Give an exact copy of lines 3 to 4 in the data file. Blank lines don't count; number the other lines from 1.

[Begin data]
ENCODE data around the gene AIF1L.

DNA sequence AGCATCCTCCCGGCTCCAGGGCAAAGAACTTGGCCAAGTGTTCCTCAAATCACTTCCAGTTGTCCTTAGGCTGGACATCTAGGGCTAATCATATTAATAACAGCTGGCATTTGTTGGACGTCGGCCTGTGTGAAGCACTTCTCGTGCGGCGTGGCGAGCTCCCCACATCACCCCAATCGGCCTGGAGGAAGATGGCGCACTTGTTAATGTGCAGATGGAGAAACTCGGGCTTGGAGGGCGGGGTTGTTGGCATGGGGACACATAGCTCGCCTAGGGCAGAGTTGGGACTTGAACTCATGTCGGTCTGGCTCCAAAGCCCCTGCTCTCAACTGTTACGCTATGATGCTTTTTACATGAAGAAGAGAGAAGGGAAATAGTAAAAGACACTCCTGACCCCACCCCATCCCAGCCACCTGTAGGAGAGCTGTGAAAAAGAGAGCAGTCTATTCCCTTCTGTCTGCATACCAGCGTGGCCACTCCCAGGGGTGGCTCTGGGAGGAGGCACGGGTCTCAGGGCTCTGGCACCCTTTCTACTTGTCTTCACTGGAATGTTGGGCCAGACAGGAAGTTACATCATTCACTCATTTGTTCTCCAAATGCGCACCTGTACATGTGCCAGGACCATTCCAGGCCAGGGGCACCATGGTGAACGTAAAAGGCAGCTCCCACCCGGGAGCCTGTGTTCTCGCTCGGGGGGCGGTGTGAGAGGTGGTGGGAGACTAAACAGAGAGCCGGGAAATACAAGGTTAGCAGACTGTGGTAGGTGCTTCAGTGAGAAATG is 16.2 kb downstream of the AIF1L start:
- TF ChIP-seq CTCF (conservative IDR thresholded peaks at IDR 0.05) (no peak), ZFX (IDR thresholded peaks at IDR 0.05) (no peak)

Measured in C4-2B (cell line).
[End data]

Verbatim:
- TF ChIP-seq CTCF (conservative IDR thresholded peaks at IDR 0.05) (no peak), ZFX (IDR thresholded peaks at IDR 0.05) (no peak)

Measured in C4-2B (cell line).